I have to say, in all honesty, that the overwhelming majority of students that we saw and spoke with were well dressed, prepared to ask and answer questions, armed with updated resumes, and actively looking to impress. For those of you reading this blog, I'm sure you'll find it to be no surprise that despite graduating in just a few months, many many students still are not sure what they want to do. The engineering program at UMaine is strong, and the students graduating from that program were very focused on their potential jobs, while many other majors, such as New Media Studies, English, Business Administration, to name a few, were only vaguely aware of what real-world opportunities would satisfy their dreams and desires.
(I always have to laugh when I meet with students, and ask them what kind of work they are looking for, and they look me square in the eyes with their power-business-woman-makeup or their almost-a-beard-facial-hair covering their young and naive faces, and say simply, "management". I normally respond to this question by asking, what type of management are they interested in, to which I usually get a blank look followed by "well, any kind of management really." Please know that I say this with the greatest humility and humor, as almost all of us were in their shoes at some time)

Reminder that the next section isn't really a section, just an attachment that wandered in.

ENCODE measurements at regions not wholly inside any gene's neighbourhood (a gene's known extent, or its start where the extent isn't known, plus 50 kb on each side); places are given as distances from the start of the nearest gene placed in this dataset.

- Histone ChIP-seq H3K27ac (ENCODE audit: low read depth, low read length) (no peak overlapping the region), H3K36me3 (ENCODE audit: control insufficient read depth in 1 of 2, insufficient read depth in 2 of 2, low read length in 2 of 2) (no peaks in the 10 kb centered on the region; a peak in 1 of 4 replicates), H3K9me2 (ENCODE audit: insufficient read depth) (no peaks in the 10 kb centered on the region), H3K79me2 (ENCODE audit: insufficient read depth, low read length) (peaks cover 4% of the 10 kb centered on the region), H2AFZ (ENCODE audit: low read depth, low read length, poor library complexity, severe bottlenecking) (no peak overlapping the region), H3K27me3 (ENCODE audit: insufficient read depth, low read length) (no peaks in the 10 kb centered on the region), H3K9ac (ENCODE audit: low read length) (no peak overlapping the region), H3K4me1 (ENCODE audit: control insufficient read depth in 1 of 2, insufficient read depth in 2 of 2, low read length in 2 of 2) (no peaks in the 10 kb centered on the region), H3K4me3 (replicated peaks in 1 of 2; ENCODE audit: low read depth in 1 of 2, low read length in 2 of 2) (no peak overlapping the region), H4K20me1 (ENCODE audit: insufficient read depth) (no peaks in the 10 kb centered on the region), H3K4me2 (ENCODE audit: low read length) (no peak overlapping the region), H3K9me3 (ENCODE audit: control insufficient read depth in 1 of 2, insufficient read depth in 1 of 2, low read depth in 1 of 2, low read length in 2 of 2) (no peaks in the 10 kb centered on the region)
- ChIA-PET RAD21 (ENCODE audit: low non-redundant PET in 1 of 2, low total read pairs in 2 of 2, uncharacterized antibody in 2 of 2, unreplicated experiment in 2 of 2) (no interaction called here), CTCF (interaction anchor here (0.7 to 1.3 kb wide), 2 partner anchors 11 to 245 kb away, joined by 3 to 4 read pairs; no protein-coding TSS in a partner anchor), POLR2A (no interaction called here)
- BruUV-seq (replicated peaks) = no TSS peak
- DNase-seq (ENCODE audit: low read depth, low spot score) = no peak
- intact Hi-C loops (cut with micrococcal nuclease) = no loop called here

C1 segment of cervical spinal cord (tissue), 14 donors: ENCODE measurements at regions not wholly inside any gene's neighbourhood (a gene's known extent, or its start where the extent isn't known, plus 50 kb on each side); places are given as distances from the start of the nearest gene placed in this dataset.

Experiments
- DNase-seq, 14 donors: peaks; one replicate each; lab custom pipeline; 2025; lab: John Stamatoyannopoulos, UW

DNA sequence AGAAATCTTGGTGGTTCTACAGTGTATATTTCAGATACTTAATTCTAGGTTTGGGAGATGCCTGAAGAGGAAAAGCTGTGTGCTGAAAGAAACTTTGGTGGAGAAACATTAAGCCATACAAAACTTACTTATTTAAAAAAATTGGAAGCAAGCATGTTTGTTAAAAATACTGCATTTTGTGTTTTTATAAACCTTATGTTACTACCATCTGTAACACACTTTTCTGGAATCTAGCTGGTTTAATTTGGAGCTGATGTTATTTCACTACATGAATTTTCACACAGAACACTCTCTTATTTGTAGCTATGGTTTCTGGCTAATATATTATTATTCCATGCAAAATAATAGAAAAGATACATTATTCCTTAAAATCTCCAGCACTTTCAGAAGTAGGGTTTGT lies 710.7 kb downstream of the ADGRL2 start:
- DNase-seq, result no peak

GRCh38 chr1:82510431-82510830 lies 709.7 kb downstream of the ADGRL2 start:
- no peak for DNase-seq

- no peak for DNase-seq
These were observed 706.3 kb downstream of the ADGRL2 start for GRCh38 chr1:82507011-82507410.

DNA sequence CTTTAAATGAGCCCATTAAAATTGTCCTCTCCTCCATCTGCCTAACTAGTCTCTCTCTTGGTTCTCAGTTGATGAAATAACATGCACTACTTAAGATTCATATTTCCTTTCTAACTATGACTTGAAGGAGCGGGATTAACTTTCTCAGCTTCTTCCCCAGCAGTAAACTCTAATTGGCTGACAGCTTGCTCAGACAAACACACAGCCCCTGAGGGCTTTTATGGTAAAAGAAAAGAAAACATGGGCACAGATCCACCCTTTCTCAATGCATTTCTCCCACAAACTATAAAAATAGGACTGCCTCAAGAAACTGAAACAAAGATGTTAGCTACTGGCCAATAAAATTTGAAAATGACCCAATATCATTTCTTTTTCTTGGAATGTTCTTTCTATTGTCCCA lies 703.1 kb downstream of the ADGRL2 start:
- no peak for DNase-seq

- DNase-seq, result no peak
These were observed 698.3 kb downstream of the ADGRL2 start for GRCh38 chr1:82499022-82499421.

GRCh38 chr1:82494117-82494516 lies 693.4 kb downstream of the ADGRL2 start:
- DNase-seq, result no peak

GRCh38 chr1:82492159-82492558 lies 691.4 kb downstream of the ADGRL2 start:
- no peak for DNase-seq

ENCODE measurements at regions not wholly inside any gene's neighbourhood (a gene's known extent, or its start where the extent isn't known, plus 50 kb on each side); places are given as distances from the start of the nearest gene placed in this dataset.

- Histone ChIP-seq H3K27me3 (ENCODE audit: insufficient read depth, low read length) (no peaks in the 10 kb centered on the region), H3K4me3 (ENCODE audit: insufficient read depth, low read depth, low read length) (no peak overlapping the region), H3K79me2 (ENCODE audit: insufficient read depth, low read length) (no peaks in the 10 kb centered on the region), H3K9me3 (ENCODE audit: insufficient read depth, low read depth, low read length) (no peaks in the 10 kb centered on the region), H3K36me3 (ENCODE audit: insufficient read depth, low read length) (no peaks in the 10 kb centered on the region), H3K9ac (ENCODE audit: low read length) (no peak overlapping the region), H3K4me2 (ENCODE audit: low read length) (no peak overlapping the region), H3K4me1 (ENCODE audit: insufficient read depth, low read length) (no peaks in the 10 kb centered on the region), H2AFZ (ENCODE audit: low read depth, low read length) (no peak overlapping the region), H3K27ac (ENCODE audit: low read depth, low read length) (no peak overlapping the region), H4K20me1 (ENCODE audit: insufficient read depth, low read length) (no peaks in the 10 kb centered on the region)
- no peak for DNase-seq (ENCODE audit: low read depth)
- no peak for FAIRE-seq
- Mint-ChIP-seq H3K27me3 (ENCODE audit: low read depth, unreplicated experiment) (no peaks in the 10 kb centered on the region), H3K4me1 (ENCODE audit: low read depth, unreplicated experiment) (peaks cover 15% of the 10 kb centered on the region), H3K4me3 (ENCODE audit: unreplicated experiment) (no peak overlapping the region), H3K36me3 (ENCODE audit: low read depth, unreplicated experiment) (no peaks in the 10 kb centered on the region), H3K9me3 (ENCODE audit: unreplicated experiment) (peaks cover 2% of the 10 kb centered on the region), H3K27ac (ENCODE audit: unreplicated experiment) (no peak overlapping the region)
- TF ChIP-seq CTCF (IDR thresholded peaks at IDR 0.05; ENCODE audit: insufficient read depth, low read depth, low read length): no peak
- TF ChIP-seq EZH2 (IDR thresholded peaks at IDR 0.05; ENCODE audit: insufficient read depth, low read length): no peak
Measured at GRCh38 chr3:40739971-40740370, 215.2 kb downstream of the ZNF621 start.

In speaking with some of the other exhibitors close to us, we heard a great deal of optimism at the front lines of the recruiting market. Local businesses felt that these graduates were very strong candidates, and that the business climate in ME would be mildly insulated from any potential R word, as we have such a unique economic profile and entrepreneurial spirit. Most organizations had a great deal of respect for the education that UMaine provided, and felt that while students will always lack real-world skills, the career services and department heads have done a great job of readying the student body for the labor market.
Students, on the other hand, always seem filled with an almost manic bipolarism of unbridled confidence and optimism, combined with an underlying concern of the lack of time that they have to find the right job, and the fear of making the wrong career decision. We spent a great deal talking with students in the business administration program who were interested in our business, a Maine based business which has had tremendous growth over 8 years. Many of the students were keenly interested in becoming a manager, but were not sure about the process to get from college grad to mid-level manager to senior manager. I really enjoy providing resume tips, career exploration advice, and ideas for resources that can help students find out what kind of work will really make them happy.
IF anyone knows of good resources to help kids assess their options, I'd love to hear them. Thanks!